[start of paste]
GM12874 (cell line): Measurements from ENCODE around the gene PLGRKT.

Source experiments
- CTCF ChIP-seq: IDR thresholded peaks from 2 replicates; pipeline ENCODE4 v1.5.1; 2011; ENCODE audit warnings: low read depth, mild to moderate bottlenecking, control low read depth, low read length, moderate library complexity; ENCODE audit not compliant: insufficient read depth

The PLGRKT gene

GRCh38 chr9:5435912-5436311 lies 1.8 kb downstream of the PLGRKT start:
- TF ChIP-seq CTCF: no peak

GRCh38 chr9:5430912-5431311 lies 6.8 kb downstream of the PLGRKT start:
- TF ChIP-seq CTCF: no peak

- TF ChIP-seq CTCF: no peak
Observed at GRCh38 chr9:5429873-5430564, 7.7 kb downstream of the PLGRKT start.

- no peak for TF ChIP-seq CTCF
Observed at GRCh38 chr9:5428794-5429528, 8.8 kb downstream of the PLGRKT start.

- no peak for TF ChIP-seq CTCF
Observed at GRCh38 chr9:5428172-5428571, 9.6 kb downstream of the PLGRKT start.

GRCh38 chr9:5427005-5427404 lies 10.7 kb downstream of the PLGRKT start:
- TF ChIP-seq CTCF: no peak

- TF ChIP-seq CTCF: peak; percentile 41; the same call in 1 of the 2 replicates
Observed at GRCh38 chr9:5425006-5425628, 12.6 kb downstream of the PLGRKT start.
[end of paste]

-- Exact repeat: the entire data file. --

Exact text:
GM12874 (cell line): Measurements from ENCODE around the gene PLGRKT.

Source experiments
- CTCF ChIP-seq: IDR thresholded peaks from 2 replicates; pipeline ENCODE4 v1.5.1; 2011; ENCODE audit warnings: low read depth, mild to moderate bottlenecking, control low read depth, low read length, moderate library complexity; ENCODE audit not compliant: insufficient read depth

The PLGRKT gene

GRCh38 chr9:5435912-5436311 lies 1.8 kb downstream of the PLGRKT start:
- TF ChIP-seq CTCF: no peak

GRCh38 chr9:5430912-5431311 lies 6.8 kb downstream of the PLGRKT start:
- TF ChIP-seq CTCF: no peak

- TF ChIP-seq CTCF: no peak
Observed at GRCh38 chr9:5429873-5430564, 7.7 kb downstream of the PLGRKT start.

- no peak for TF ChIP-seq CTCF
Observed at GRCh38 chr9:5428794-5429528, 8.8 kb downstream of the PLGRKT start.

- no peak for TF ChIP-seq CTCF
Observed at GRCh38 chr9:5428172-5428571, 9.6 kb downstream of the PLGRKT start.

GRCh38 chr9:5427005-5427404 lies 10.7 kb downstream of the PLGRKT start:
- TF ChIP-seq CTCF: no peak

- TF ChIP-seq CTCF: peak; percentile 41; the same call in 1 of the 2 replicates
Observed at GRCh38 chr9:5425006-5425628, 12.6 kb downstream of the PLGRKT start.